Monday

17th Jun 2019

Uber suspends taxi app in Spain

  • UberPop is controversial because it allows drivers to offer rides without having to follow the same rules that apply to taxi drivers (Photo: jordi espel)

The American app company Uber has suspended its ride-sharing service UberPop in Spain, the company announced on its website on Tuesday (30 December).

The “temporary suspension” of the app, which allows drivers without a taxi permit to offer paid rides, comes after a court in Madrid banned the app from operating in Spain on 9 December.

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“Today we have received the formal ruling and, in compliance with the December 9th order from the commercial judge and in respect of the law, we are temporarily suspending uberPOP in Spain while we appeal the court ruling”, Uber wrote on Tuesday on the blog pages aimed at users in Barcelona, Madrid and Valencia, the Spanish cities where UberPop had been available.

It also announced the company will “collaborate with Spanish politicians to develop the modern framework needed to create a permanent home for Uber and the sharing economy”.

“We want to respect the law”, Uber's regional director for Spain, Carlos Lloret told El Pais.

UberPop is controversial because it allows drivers to offer rides without having to follow the same rules that apply to taxi drivers.

Many European cities have elaborate taxi rules on safety. Also, UberPop drivers generally do not pay taxes on their income.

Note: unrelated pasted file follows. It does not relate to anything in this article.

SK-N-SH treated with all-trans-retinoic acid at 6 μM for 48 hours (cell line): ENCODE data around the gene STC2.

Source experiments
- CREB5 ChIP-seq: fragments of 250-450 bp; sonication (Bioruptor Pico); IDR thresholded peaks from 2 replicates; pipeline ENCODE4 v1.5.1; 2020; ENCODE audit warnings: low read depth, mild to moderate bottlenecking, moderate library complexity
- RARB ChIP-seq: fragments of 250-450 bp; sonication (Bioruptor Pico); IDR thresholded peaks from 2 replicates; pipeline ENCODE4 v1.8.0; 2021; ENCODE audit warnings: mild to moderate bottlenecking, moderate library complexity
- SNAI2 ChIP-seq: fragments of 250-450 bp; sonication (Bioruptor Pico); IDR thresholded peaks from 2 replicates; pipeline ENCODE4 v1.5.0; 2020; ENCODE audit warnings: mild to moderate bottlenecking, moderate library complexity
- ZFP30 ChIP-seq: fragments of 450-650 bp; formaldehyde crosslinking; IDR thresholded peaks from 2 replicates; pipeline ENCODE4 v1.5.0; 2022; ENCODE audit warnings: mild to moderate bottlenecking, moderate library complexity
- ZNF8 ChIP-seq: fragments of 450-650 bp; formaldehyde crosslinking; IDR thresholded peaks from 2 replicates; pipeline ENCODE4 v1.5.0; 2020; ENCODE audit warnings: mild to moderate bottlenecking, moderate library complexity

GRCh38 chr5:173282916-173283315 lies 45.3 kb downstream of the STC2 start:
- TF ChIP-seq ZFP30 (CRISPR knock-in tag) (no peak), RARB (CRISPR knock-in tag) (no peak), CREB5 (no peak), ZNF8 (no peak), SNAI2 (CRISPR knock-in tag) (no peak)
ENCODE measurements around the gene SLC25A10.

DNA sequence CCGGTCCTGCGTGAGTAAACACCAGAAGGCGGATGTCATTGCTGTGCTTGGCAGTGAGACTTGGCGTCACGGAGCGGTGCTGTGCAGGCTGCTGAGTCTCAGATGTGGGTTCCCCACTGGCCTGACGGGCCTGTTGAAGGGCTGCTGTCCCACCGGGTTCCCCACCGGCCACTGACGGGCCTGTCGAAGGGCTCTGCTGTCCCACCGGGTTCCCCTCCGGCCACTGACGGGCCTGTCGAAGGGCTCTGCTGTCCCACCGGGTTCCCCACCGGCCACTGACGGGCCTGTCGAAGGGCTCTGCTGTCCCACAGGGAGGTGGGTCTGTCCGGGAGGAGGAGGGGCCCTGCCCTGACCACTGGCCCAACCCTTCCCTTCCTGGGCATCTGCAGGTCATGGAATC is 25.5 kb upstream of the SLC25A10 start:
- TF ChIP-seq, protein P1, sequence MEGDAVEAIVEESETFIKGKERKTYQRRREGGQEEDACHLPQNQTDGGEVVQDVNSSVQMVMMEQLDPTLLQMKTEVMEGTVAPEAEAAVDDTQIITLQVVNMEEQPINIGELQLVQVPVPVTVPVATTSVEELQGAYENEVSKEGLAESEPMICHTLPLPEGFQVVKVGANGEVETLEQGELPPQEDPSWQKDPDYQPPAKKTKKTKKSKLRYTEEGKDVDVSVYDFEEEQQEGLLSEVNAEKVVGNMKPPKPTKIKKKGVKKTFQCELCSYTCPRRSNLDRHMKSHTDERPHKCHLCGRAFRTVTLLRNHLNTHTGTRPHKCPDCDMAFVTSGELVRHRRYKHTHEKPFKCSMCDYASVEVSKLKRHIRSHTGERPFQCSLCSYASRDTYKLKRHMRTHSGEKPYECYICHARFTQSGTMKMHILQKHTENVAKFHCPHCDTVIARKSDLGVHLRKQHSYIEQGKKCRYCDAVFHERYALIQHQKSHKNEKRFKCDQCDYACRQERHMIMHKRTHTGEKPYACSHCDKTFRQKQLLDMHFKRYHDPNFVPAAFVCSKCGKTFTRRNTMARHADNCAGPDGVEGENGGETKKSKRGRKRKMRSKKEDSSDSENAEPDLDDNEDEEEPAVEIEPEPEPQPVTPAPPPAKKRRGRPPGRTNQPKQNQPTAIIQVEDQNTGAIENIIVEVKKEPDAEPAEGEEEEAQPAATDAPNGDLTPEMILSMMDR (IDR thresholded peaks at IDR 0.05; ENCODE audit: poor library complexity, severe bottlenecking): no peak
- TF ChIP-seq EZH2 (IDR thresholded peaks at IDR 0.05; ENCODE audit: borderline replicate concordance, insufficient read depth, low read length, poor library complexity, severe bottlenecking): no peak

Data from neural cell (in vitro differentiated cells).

There is no sign on Uber's website that it will also suspend UberPop in any of the other countries where it has come under legal fire.

From Thursday (1 January 2015) onwards, the service will be banned in France.

However, users of the service in cities like Bordeaux, Lille, Lyon, Paris, and Toulouse, and in the Côte d'Azur, would not know of the ban if Uber's blog was there only source.

All Uber does there is wish them a happy new year and informs them on the different tariffs that will apply to UberPop rides on new year's eve.

In an interview on 20 December with Dutch newspaper Het Parool, the regional director for the Netherlands and Belgium did not show any signs of quitting.

“The taxi law is from 2000. To realise how old that law is, just think of Google, which opened a Dutch page in 2002”, Niek van Leeuwen told the paper, adding that the law “hinders progress”.

Uber has tried to attract new drivers in the Dutch cities of Amsterdam, The Hague and Rotterdam by offering a €100 start bonus.

In Brussels, the city's regional government recently took a more aggressive approach toward UberPop drivers, after attempts to negotiate with the company failed.

Last weekend, inspectors posing as customers caught four UberPop drivers and seized their cars, RTBF reported on Tuesday. The drivers can retrieve their cars after paying a sum of €3,000.

Bad week in Europe for Uber

Two European courts banned the service UberPop, and a regional minister from Brussels announced tough measures.

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